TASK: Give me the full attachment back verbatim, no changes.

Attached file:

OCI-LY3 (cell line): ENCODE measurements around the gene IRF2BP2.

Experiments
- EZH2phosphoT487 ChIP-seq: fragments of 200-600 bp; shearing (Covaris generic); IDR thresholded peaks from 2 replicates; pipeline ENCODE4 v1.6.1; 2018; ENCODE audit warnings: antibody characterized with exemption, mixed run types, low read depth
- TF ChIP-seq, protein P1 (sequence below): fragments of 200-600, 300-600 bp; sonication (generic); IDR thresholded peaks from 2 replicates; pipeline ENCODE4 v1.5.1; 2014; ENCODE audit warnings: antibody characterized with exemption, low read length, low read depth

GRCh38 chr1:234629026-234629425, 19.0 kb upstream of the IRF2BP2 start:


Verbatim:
OCI-LY3 (cell line): ENCODE measurements around the gene IRF2BP2.

Experiments
- EZH2phosphoT487 ChIP-seq: fragments of 200-600 bp; shearing (Covaris generic); IDR thresholded peaks from 2 replicates; pipeline ENCODE4 v1.6.1; 2018; ENCODE audit warnings: antibody characterized with exemption, mixed run types, low read depth
- TF ChIP-seq, protein P1 (sequence below): fragments of 200-600, 300-600 bp; sonication (generic); IDR thresholded peaks from 2 replicates; pipeline ENCODE4 v1.5.1; 2014; ENCODE audit warnings: antibody characterized with exemption, low read length, low read depth

GRCh38 chr1:234629026-234629425, 19.0 kb upstream of the IRF2BP2 start: